Spring Showers Bring HIPAA Breaches

April 26, 2016 | By Lawrence J. Tabas

OCR has announced several recent settlement agreements to resolve violations of the Health Insurance Portability and Accountability Act (“HIPAA”). These settlement amounts range from $25,000 to $3.9 million dollars and illustrate a range of mistakes that health care providers make with respect to their HIPAA compliance. This post briefly summarizes OCR’s findings with respect to each settlement agreement. Based on OCR’s findings, the Health Law Gurus provide steps that your organization can take to reduce its risk of a HIPAA breach.

Physical Therapy Provider – Impermissible Disclosure of PHI

Complete P.T., Pool & Land Physical Therapy, Inc. (“PT”), a physical therapy practice located in Los Angeles, agreed to pay $25,000 and enter into a corrective action plan as a result of an impermissible disclosure of protected health information (“PHI”). PT posted patient testimonials on its website without obtaining valid authorizations as required by HIPAA. The patient authorizations included full names and full facial images of the patients. OCR discovered through its investigation that PT had not reasonably safeguarded PHI, had disclosed PHI without valid HIPAA authorizations, and had failed to implement policies and procedures for PHI regarding authorization.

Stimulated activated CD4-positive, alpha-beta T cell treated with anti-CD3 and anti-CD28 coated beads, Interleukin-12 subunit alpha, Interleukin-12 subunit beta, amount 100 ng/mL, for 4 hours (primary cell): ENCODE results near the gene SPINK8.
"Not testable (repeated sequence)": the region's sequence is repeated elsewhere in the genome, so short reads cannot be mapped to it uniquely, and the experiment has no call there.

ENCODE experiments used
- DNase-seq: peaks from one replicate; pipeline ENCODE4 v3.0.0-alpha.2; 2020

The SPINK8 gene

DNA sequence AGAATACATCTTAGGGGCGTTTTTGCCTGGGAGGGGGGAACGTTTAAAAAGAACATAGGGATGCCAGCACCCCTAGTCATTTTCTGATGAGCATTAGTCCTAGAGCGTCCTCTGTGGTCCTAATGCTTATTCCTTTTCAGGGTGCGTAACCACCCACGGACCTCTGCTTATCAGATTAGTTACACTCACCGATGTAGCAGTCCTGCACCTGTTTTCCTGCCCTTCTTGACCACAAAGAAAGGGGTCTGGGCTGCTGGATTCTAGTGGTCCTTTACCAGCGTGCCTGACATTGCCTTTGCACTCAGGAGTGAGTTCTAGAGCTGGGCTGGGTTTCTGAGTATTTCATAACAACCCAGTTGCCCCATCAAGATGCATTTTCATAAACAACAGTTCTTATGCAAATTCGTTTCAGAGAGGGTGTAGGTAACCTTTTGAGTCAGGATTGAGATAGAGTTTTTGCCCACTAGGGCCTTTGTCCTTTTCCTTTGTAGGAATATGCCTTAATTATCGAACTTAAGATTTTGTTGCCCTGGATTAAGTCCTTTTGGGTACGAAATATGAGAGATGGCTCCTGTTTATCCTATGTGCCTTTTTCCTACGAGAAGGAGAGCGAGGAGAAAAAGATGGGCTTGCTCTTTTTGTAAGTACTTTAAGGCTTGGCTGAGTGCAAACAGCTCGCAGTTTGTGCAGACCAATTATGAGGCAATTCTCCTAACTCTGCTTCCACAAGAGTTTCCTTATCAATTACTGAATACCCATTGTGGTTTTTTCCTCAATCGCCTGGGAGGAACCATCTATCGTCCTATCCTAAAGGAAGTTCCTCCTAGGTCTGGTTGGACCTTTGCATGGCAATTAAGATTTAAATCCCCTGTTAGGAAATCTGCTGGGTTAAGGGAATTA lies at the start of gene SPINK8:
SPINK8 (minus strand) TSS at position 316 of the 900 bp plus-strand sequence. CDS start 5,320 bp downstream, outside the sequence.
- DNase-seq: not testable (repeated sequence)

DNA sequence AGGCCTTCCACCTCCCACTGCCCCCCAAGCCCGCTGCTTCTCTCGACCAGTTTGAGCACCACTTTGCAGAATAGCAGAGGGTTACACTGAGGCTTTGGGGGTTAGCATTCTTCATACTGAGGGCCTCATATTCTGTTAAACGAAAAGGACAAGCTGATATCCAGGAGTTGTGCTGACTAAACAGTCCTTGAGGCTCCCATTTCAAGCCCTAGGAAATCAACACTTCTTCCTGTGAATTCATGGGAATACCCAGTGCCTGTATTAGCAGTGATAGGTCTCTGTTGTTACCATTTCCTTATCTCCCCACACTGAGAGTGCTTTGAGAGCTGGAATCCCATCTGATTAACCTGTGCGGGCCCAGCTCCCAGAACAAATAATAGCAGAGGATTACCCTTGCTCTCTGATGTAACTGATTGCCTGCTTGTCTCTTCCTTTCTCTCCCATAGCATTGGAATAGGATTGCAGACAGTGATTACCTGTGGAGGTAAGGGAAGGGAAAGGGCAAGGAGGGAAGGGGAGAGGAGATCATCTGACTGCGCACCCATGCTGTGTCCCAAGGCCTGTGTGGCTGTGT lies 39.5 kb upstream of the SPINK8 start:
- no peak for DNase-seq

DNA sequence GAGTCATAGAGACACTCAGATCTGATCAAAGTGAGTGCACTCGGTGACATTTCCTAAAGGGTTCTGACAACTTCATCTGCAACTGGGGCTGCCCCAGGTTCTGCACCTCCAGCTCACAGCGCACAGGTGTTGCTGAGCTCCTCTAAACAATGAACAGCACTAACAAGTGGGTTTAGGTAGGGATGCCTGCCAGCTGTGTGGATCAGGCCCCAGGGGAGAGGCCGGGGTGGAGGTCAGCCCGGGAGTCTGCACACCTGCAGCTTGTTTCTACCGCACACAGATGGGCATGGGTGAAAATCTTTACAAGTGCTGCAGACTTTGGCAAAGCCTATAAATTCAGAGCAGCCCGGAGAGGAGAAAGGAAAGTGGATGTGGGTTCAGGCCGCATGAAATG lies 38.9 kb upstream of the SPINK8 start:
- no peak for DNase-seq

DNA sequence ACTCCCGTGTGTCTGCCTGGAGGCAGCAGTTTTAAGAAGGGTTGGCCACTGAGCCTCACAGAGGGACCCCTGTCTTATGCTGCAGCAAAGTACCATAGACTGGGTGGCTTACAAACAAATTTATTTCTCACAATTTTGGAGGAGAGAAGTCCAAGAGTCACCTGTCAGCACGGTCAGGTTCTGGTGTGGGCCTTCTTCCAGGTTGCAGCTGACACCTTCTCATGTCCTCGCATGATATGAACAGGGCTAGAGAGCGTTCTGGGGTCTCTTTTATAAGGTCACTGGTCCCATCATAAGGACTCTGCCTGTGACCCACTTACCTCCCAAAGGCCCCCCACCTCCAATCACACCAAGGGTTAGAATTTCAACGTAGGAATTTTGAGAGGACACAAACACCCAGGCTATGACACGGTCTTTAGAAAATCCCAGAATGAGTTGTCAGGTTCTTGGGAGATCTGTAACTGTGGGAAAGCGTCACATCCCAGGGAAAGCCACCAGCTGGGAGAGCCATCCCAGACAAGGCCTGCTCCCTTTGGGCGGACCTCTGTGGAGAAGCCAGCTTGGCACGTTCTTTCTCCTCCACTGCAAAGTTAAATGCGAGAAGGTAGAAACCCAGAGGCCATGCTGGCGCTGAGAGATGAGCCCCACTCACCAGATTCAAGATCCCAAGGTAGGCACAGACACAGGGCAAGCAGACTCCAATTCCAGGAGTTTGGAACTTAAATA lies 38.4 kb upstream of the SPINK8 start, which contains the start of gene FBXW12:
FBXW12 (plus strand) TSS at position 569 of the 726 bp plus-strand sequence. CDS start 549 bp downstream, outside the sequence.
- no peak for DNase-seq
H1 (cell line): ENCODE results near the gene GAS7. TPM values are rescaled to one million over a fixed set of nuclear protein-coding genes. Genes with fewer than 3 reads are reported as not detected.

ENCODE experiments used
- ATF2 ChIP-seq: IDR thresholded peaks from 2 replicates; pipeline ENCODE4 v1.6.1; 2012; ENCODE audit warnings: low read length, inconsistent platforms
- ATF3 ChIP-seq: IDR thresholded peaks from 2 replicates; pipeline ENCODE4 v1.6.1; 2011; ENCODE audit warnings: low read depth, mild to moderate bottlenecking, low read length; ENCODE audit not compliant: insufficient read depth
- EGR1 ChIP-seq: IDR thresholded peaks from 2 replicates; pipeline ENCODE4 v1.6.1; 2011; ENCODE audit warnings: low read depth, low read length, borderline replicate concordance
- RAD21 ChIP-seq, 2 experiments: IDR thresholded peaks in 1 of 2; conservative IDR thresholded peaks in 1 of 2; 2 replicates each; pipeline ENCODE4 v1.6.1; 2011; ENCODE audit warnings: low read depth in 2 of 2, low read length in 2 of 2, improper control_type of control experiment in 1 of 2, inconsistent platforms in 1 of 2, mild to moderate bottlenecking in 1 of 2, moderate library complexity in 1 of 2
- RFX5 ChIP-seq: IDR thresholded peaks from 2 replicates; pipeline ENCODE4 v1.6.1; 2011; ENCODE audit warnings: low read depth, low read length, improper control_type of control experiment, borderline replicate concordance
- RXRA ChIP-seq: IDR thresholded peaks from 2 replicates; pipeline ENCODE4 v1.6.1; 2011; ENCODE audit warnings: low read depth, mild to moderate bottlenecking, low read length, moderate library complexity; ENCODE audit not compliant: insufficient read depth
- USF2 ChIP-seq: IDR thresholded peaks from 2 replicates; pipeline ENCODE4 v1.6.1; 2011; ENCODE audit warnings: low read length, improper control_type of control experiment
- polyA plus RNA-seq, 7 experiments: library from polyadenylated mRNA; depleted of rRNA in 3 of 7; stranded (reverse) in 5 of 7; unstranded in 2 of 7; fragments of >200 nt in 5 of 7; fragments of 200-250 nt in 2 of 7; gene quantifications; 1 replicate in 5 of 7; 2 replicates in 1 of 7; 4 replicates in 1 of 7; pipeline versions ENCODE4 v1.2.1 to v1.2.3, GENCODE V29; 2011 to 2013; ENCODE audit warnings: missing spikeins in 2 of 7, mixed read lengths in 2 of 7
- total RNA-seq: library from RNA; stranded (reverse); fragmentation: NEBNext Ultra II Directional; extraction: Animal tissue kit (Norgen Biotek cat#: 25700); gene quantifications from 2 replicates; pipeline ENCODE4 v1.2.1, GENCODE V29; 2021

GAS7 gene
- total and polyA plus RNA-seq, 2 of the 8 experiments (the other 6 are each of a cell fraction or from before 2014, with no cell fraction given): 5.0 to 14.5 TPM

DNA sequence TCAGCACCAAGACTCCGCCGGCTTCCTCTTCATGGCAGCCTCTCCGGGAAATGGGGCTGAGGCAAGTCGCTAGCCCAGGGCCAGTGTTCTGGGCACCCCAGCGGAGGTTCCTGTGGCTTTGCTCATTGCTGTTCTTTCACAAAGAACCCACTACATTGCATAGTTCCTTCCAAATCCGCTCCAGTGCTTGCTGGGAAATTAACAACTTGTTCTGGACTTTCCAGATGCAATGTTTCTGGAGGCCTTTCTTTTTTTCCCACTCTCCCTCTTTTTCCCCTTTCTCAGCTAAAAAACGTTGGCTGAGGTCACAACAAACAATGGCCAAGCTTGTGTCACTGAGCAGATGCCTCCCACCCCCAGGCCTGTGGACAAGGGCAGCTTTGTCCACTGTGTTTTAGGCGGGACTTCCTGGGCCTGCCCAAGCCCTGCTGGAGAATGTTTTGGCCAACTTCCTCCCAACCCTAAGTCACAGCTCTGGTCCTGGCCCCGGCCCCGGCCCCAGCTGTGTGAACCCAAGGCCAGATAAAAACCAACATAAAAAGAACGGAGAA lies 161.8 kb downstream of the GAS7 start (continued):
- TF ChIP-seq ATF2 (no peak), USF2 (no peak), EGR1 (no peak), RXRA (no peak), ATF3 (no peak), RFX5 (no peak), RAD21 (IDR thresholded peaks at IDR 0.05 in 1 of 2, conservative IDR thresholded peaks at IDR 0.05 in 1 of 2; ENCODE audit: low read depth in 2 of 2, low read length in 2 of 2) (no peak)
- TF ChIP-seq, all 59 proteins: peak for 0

To read the Press Release, click here.

To read the Resolution Agreement and Corrective Action Plan, click here.

Health Care System – No Risk Analysis or Business Associate Agreement

North Memorial Health Care (“North Memorial”), a non-profit health care system in Minnesota, agreed to pay $1,550,000 and enter into a corrective action plan due to the theft of an unencrypted, password-protected laptop from a member of its business associate’s workforce. The laptop contained the electronic protected health information (“ePHI”) of 9,497 individuals. OCR’s investigation of the breach revealed that North Memorial failed to execute a business associate agreement (“BAA”) with its revenue cycle management company before giving the company access to its database, and failed to conduct a risk analysis to address potential risks and vulnerabilities of the ePHI on its IT infrastructure.

To read the Press Release, click here.

To read the Resolution Agreement and Corrective Action Plan, click here.

Research Institute – Lack of Policies and Procedures

Feinstein Institute for Medical Research (“Feinstein”), a biomedical research institute in New York, agreed to pay a whopping $3.9 million and to enter into a corrective action plan after a laptop computer containing the ePHI of approximately 13,000 patients and research participants was stolen from an employee’s car. OCR determined that Feinstein’s security management process was limited in scope, incomplete, and insufficient to address potential risks to the security of ePHI. OCR found that Feinstein lacked necessary policies and procedures, including those authorizing access to ePHI by its employees and those governing the receipt and removal of laptops containing ePHI into and out of its facilities. Furthermore, OCR determined that Feinstein failed to implement safeguards to restrict access to unauthorized users. In response to OCR’s investigation of Feinstein, OCR Director Jocelyn Samuels stated, “[r]esearch institutions subject to HIPAA must be held to the same compliance standards as all other HIPAA-covered entities.”

To read the Press Release, click here.

To read the Resolution Agreement and Corrective Action Plan, click here.

Group Practice – No Business Associate Agreement